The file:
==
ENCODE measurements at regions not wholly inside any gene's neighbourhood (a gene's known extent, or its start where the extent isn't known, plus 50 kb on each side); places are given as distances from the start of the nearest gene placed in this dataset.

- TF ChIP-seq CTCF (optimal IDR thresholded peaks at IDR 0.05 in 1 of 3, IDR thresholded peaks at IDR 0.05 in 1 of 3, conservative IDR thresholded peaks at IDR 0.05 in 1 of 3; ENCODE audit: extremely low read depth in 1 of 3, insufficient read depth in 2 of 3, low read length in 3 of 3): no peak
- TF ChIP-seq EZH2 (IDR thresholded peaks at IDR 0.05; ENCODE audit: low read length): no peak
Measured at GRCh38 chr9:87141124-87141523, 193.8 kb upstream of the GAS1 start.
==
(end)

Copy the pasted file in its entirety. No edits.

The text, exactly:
ENCODE measurements at regions not wholly inside any gene's neighbourhood (a gene's known extent, or its start where the extent isn't known, plus 50 kb on each side); places are given as distances from the start of the nearest gene placed in this dataset.

- TF ChIP-seq CTCF (optimal IDR thresholded peaks at IDR 0.05 in 1 of 3, IDR thresholded peaks at IDR 0.05 in 1 of 3, conservative IDR thresholded peaks at IDR 0.05 in 1 of 3; ENCODE audit: extremely low read depth in 1 of 3, insufficient read depth in 2 of 3, low read length in 3 of 3): no peak
- TF ChIP-seq EZH2 (IDR thresholded peaks at IDR 0.05; ENCODE audit: low read length): no peak
Measured at GRCh38 chr9:87141124-87141523, 193.8 kb upstream of the GAS1 start.